Social Security is an insurance program and the Social Security Administration (SSA) therefore requires you are insured before you, your dependents, or your survivors are able to receive benefits through:
- Social Security old age/retirement
- Social Security Disability Insurance (SSDI)
While it is possible to receive benefits even when not fully insured, “fully insured status” guarantees that you and/or your dependents/survivors can receive benefits through either of the previously mentioned programs as long as you or they meet the other requirements for eligibility.
When the SSA determines if you are “insured” under its programs, it looks at your earnings/work history. Over the course of your employment, you pay Social Security taxes. Generally speaking, one quarter of work and taxes paid into the Social Security fund equals one work credit. You can earn up to four credits per year.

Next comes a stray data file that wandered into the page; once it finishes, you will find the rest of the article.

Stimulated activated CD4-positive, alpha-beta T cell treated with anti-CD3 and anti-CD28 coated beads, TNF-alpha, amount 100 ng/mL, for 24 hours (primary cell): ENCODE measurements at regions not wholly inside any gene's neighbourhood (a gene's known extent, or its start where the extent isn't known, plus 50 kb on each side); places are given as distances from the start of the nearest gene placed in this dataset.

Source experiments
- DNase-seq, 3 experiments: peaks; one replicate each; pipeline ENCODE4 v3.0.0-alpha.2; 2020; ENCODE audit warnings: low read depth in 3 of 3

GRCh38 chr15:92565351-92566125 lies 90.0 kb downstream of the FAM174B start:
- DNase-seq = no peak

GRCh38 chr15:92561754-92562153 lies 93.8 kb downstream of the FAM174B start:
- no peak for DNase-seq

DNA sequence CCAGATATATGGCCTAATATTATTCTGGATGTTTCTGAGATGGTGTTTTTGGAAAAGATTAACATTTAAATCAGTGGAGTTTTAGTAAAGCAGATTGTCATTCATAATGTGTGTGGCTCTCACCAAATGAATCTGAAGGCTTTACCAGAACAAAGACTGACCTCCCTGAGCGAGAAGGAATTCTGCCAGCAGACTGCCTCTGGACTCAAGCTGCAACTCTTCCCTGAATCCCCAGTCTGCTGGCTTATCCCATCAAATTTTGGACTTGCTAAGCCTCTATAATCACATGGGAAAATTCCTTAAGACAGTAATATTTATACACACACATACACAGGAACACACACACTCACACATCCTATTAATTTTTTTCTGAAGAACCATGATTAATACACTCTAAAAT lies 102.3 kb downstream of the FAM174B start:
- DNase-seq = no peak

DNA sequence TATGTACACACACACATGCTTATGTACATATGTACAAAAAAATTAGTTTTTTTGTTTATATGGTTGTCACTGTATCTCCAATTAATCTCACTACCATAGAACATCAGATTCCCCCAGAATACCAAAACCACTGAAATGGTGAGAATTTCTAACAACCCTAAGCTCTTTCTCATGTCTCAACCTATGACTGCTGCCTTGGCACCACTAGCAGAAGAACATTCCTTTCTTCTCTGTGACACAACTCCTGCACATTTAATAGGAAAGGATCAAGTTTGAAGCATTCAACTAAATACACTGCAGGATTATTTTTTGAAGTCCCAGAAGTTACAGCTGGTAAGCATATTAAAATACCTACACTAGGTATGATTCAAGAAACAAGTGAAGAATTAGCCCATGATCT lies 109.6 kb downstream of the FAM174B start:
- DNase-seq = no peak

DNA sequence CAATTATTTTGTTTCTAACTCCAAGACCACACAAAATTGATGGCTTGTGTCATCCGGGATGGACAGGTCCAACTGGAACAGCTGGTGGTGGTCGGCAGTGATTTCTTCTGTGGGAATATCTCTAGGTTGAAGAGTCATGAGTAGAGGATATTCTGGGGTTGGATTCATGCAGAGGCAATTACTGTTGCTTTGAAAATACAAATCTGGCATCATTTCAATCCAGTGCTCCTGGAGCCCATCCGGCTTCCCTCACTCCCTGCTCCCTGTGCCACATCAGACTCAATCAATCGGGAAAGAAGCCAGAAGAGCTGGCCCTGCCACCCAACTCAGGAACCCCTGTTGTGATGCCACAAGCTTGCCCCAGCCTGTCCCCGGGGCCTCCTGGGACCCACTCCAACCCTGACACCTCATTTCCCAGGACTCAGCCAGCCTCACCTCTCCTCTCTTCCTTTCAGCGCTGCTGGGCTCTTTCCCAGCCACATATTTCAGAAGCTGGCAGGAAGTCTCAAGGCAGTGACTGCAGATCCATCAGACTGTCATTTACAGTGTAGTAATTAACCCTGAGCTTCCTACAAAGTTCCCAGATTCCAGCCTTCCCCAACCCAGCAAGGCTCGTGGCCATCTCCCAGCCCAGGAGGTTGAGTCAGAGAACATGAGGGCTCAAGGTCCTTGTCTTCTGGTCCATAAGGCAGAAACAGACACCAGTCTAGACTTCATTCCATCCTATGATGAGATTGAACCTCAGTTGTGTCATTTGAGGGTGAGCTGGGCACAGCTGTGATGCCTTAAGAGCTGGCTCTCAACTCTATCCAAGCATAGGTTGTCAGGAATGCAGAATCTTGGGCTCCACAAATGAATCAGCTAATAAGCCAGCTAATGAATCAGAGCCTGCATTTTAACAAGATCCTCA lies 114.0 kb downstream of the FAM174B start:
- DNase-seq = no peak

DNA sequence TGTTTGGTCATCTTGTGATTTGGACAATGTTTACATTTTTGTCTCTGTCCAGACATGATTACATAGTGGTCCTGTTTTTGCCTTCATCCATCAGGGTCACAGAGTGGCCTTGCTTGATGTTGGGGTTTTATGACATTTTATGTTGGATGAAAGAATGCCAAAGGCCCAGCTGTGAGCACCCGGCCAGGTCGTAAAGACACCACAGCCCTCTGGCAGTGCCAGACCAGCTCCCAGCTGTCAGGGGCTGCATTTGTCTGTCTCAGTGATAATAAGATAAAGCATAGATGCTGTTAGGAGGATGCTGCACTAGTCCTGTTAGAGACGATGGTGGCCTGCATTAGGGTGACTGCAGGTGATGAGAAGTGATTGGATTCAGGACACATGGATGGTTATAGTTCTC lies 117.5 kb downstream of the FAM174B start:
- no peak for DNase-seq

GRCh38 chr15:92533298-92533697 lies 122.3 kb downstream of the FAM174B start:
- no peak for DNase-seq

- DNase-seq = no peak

To achieve “fully insured status”, you must have between six and 40 work credits from your previous employment, and the number of credits needed depends on your age and the Social Security program for which you are applying.
To be fully insured you must have at least one work credit for each year between when you turn age 21 and when you:
- turn age 62, if you are being considered for retirement benefits
- become disabled, if you are applying for SSDI and/or your dependents are applying for benefits under your work record
- die, if your survivors are trying to get benefits under your work record
It is also important to note that any year in which you were considered disabled by the SSA does not count toward your work credit requirements for fully insured status.